Euro@25: Where has the euro area been? Where does it go from here?
A review of the first 25 years of the euro suggests that mistakes were made. Yet, the ECB has also been remarkably adaptable under difficult circumstances. Improvements to the resilience of the euro area are possible. This paper looks back over an eventful quarter century and offer a peak into the euro area’s possible future challenges.
The euro must, it seems, live with the possibility that it might not survive. Even before the single currency became a reality, scepticism was rife about the novel experiment of sovereign nations binding themselves to a single currency.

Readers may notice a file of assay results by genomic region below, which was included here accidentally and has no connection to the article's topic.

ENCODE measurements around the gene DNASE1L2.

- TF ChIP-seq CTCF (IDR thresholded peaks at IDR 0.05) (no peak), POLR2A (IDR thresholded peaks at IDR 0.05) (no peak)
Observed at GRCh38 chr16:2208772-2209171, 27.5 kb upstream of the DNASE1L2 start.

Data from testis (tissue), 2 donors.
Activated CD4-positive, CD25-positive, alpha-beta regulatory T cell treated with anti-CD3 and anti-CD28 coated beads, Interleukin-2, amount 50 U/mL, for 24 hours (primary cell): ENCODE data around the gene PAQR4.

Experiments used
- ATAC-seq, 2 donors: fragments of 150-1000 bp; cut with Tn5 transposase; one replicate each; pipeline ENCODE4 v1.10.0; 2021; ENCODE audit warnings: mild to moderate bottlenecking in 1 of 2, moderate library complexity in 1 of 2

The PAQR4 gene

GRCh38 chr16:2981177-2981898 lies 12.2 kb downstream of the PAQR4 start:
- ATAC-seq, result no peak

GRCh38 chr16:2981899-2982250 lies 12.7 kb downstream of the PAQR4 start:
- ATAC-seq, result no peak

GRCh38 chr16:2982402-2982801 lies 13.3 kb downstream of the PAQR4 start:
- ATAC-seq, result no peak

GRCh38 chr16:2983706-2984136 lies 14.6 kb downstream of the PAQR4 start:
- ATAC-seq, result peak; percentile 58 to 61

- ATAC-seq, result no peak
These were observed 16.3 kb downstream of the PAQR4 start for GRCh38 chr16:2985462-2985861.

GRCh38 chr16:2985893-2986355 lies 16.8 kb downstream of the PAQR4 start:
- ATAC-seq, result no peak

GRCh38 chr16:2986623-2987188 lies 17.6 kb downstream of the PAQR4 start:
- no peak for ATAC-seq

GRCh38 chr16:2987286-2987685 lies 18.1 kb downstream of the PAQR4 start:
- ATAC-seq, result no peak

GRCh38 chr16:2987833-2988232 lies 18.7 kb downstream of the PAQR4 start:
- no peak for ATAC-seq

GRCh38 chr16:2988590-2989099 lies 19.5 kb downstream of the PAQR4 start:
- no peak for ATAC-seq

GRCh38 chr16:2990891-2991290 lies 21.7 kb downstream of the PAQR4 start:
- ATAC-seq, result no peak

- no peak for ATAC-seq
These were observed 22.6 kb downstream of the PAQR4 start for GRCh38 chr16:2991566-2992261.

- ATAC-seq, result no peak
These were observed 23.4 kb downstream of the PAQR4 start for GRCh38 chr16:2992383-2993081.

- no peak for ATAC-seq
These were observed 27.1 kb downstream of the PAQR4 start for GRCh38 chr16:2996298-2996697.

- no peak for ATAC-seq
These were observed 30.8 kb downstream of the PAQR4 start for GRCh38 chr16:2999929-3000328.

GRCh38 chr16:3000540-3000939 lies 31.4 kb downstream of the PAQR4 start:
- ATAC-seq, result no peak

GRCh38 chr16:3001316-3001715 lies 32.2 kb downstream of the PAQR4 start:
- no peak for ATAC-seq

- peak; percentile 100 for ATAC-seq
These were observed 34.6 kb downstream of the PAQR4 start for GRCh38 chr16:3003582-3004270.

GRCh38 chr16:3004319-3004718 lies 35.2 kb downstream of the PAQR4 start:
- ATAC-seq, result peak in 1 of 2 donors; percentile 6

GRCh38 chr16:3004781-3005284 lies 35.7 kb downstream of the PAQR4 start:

The good news is that the series of large shocks since 2008, namely the GFC, the Euro Sovereign Debt Crisis (ESDC), Brexit, the global pandemic of 2020-2023, namely COVID-19 pandemic and the ongoing Russian invasion of Ukraine, have not seemingly changed the prospects for the demise of the single currency. Indeed, the EU, which consists of the euro area plus several countries which have retained their currency, most of which are expected someday to join the common currency area, continues to receive not only high favourability ratings but manages to generate optimism about its future. This suggests that the euro has, so far, met the test of resilience. That said, this paper proposes that policy makers should not adopt the position that, in the case of the euro, “if it ain’t broke, don’t fix it”. A review of the first 25 years of the euro suggests that mistakes were made. However, improvements to the resilience of the euro area are possible. What follows then is a look back over a highly eventful quarter century as well as a peak into a possible future scenarios when the euro will hopefully celebrate a half century of existence.